#37 Holding On vs. Letting Go

My wife, Nancy and I had a wonderful time exploring one of our favorite retreats this week. We could only squeeze a couple days out of our schedule to walk on the beach, rekindle friendships and feel at home in the Vacationland that we have visited for the past ten years or so. We began to visit the area on our honeymoon and since then, we have returned as often as possible, expanding our knowledge of the culture, geography, climate and history. We have had to rely on instinct to get the most out of our experiences there. The flashy tourist brochures rarely cover the most special character of the places we visit. An hour spent talking with someone who grew up around your favorite destination is worth more than a ream of glossy paper printed with bright colors, smiling faces and maps that ignore everything but the destination.

We have held on to the experiences that we have had there as tightly as the loved ones we share our most meaningful experiences with. The memories made in our favorite spots will stay with us forever and require very little effort to cultivate or inspire. Being out in the weather, enjoying what nature offers and living in the moment has rewards far beyond what can be expressed in words. Knowing that we will eventually settle in with the friends we have made there keeps us coming back, even though we have to let it go each time we return to our home here in Green Bay. What we are able to hold on to, and what for me is most dear, is the feeling of being at home and amongst friends that makes the travel time worth the hassle.

Sometimes we miss treasured events but we offset the scheduling conflicts with making our own fun or inviting new experiences in to fill the gaps left by the things we have missed along the way. Fortunately for us, we have learned the important lessons that often come with age. All the planning and expectations in the world cannot change what is. Getting over our ideas about what could be or what might be in favor of enjoying the moment has become one of the greatest gifts we can give ourselves. On virtually every trip we see something unexpected or we get a richer experience because of some spontaneous glitch that creeps into our plans, or an unexpected wrong turn or detour.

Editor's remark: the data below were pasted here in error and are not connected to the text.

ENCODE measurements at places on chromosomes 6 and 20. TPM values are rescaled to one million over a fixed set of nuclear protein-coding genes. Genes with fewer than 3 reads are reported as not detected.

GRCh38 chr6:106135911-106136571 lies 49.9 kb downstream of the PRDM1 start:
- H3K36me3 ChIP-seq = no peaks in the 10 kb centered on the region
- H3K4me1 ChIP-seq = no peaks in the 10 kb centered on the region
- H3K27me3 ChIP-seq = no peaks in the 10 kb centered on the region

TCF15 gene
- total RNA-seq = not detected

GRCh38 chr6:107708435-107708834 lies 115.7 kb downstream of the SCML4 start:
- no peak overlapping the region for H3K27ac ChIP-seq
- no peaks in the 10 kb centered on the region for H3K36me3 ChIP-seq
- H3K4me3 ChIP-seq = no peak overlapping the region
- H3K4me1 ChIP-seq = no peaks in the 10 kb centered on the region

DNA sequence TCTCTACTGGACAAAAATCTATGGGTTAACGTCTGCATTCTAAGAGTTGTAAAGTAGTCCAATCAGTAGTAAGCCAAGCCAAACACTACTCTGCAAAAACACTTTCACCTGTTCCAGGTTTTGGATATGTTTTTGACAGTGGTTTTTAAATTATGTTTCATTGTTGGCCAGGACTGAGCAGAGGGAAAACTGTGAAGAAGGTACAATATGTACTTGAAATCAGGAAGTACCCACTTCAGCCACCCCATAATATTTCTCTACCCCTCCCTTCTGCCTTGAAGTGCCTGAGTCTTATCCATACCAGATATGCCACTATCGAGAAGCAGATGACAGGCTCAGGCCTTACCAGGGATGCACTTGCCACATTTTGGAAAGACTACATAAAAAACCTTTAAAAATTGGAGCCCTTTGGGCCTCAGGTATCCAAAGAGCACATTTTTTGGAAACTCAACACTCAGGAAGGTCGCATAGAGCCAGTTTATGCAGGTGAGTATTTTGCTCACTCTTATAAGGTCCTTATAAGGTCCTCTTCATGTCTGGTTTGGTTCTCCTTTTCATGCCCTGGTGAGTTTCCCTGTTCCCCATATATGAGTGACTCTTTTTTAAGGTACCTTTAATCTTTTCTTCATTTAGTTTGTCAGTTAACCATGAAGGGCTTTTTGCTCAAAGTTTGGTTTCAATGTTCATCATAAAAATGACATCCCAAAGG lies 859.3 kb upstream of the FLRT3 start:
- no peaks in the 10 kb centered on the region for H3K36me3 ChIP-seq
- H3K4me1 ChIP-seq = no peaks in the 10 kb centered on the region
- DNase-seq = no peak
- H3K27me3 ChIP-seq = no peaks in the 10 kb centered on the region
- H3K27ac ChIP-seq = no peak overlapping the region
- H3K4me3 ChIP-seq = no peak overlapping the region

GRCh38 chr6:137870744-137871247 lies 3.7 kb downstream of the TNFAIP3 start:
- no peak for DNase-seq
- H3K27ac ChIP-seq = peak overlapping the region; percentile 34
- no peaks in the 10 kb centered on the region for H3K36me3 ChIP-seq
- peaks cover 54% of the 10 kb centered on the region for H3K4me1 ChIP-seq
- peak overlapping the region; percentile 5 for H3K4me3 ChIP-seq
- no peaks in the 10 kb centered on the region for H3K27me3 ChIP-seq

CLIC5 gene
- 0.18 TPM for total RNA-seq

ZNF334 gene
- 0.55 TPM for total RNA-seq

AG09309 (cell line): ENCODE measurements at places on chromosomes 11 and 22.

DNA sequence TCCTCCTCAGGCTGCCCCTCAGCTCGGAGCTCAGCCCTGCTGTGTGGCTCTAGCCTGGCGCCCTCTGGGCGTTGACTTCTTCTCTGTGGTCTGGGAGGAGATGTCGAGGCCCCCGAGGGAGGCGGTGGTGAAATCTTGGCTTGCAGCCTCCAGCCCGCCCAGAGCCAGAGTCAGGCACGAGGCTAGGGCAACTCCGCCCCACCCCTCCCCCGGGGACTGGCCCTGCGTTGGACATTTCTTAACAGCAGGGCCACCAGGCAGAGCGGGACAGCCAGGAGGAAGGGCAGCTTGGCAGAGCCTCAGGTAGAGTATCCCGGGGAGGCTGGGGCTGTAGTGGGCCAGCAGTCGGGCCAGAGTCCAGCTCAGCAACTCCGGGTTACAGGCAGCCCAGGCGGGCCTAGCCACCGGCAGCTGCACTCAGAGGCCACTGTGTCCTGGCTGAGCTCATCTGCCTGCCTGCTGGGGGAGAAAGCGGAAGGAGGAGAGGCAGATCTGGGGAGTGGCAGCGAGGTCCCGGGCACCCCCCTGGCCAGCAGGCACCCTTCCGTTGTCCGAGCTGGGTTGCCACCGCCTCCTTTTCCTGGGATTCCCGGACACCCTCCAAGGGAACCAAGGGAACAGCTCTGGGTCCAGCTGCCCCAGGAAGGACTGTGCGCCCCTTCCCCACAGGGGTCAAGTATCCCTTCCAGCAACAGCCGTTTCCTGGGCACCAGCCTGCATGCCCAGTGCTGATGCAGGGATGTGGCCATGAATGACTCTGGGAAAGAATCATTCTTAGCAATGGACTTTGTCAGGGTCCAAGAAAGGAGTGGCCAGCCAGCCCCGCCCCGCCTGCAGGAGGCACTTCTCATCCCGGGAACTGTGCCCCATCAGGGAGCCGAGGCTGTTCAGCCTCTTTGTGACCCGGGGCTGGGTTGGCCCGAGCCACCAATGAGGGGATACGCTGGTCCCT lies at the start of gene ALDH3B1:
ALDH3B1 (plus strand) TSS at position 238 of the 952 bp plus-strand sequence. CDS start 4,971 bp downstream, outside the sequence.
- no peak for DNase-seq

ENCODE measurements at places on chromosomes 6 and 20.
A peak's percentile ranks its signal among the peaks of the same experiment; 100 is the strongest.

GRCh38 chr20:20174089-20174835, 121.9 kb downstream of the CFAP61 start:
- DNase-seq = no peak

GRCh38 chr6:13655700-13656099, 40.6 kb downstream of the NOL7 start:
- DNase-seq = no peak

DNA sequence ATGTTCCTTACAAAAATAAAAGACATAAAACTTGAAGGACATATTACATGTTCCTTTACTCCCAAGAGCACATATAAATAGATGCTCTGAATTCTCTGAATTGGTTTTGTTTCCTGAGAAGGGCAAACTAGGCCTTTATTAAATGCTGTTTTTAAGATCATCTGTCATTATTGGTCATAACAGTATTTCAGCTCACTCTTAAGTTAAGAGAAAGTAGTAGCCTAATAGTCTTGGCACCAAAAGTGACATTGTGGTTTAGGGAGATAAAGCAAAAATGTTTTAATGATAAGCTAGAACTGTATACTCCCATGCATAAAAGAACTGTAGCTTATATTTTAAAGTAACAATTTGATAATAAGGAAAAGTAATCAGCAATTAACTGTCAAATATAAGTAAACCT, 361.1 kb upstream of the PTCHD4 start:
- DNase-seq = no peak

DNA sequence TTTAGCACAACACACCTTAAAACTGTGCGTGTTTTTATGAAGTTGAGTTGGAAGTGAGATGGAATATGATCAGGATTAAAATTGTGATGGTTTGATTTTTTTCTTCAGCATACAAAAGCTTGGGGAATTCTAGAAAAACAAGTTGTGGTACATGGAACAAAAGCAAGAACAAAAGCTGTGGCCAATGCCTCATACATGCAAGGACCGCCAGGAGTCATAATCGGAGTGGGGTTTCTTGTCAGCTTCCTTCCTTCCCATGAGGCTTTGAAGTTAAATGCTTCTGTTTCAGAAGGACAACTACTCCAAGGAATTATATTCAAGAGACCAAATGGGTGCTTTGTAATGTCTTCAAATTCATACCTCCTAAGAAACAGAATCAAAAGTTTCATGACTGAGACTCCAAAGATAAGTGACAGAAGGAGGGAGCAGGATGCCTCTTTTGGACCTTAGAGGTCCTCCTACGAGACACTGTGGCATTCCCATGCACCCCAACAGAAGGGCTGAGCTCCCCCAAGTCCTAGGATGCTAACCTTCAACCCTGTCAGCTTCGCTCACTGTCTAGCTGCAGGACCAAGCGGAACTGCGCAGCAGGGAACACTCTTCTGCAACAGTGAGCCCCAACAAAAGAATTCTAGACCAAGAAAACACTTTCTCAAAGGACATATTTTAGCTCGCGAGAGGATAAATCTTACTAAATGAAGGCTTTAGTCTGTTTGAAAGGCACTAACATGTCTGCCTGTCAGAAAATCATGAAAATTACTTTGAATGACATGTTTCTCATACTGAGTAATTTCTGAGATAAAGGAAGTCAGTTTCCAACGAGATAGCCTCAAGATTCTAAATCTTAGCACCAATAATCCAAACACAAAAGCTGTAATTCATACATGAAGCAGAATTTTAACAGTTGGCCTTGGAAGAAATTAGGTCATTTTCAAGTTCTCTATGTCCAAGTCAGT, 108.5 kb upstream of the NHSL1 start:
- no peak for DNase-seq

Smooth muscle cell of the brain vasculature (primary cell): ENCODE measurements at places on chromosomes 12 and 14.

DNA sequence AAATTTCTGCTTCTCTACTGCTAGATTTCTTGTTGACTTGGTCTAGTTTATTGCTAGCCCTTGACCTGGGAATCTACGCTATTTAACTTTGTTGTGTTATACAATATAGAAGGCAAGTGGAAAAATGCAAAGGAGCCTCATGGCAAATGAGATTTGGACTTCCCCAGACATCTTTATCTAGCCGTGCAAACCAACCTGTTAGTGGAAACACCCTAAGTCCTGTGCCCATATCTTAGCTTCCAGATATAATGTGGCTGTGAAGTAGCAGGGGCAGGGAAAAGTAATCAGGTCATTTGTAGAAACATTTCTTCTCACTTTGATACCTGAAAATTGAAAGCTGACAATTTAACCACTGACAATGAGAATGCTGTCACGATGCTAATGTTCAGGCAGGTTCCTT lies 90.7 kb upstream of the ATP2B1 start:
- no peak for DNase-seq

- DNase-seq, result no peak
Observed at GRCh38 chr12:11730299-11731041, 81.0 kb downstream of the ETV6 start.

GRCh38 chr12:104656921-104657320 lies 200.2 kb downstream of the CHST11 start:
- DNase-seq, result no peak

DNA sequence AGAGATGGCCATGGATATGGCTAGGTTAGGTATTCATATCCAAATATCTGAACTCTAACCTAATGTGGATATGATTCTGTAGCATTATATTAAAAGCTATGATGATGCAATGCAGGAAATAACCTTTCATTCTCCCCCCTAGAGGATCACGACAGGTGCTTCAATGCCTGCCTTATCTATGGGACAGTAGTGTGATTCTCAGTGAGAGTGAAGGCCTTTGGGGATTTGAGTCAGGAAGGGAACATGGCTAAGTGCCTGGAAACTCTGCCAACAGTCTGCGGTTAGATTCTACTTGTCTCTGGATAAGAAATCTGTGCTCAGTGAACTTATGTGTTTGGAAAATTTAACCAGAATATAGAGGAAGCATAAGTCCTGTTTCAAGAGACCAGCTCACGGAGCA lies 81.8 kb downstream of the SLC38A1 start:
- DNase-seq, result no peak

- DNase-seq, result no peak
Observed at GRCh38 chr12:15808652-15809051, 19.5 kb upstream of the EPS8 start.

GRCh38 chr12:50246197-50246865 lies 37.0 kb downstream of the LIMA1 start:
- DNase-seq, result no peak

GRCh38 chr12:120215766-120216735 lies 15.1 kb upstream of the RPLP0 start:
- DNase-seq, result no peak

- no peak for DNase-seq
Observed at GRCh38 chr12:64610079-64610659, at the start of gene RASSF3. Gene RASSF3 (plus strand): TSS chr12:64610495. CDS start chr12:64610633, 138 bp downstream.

I have a little regret that the term “right livelihood” never really caught on. Perhaps the words are not as important as holding on to their meaning. I certainly don’t want to use the concept in so crass a way as to be trite or parochial. I truly mean it in the broadest sense. When we are in touch with our true self, operating from an optimal position, according to our highest moral, ethical and spiritual place, it seems that everything we touch turns golden. Don’t mistake that for turning to gold. Gold-en. Unlike King Midas, whose touch would transform all things to gold and was a result of his greed and worldly attachments, living in the zone in which our deepest and most aware self is unleashed on the world changes all that we touch to spiritual gold.

Friends we have made, people we have met and experiences that we have shared with both one another and complete strangers have enriched us beyond belief. The more tightly we held to our expectations, the more isolated and estranged from the world we became. The more we leave things to themselves, the more rich our experiences have become. Like the song says, “To every time there is a season.” Ours is to find a way to realize the truest nature within ourselves, to reflect that to the world and to then sit back and enjoy the show. Life cannot hold itself back from those who would experience it without reservation.

 

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About otherfishwrap

One of the last of the Baby Boomers, I remember where I was when JFK was shot. Good story. Born during the Cuban Missile Crisis, my life has been spent studying, practicing skills and attitudes that reflect justice and the sanctity of Earth, Air, Fire, Water & Spirit. Trained as an educator, my life has been devoted to cultural development and social justice.
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